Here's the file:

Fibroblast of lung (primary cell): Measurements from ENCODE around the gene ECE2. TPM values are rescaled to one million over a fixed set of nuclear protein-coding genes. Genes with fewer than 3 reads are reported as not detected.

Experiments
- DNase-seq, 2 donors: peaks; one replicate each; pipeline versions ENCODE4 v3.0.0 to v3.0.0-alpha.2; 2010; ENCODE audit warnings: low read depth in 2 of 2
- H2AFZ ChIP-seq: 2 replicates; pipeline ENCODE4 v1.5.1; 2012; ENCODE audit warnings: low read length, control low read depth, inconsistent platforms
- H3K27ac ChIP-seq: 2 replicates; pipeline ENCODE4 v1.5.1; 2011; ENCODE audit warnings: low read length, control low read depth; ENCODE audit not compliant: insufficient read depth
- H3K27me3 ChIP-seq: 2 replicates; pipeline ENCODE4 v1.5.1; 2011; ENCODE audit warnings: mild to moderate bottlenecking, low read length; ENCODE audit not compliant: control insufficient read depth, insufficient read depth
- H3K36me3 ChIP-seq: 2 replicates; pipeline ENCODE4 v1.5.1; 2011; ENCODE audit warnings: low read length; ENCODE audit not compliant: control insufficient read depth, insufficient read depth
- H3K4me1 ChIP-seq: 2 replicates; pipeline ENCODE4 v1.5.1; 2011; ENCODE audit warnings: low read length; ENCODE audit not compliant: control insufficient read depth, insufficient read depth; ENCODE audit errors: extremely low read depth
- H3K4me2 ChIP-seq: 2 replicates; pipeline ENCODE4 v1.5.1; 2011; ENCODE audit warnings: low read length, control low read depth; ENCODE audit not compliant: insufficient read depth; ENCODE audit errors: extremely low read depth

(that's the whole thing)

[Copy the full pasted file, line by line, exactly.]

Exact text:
Fibroblast of lung (primary cell): Measurements from ENCODE around the gene ECE2. TPM values are rescaled to one million over a fixed set of nuclear protein-coding genes. Genes with fewer than 3 reads are reported as not detected.

Experiments
- DNase-seq, 2 donors: peaks; one replicate each; pipeline versions ENCODE4 v3.0.0 to v3.0.0-alpha.2; 2010; ENCODE audit warnings: low read depth in 2 of 2
- H2AFZ ChIP-seq: 2 replicates; pipeline ENCODE4 v1.5.1; 2012; ENCODE audit warnings: low read length, control low read depth, inconsistent platforms
- H3K27ac ChIP-seq: 2 replicates; pipeline ENCODE4 v1.5.1; 2011; ENCODE audit warnings: low read length, control low read depth; ENCODE audit not compliant: insufficient read depth
- H3K27me3 ChIP-seq: 2 replicates; pipeline ENCODE4 v1.5.1; 2011; ENCODE audit warnings: mild to moderate bottlenecking, low read length; ENCODE audit not compliant: control insufficient read depth, insufficient read depth
- H3K36me3 ChIP-seq: 2 replicates; pipeline ENCODE4 v1.5.1; 2011; ENCODE audit warnings: low read length; ENCODE audit not compliant: control insufficient read depth, insufficient read depth
- H3K4me1 ChIP-seq: 2 replicates; pipeline ENCODE4 v1.5.1; 2011; ENCODE audit warnings: low read length; ENCODE audit not compliant: control insufficient read depth, insufficient read depth; ENCODE audit errors: extremely low read depth
- H3K4me2 ChIP-seq: 2 replicates; pipeline ENCODE4 v1.5.1; 2011; ENCODE audit warnings: low read length, control low read depth; ENCODE audit not compliant: insufficient read depth; ENCODE audit errors: extremely low read depth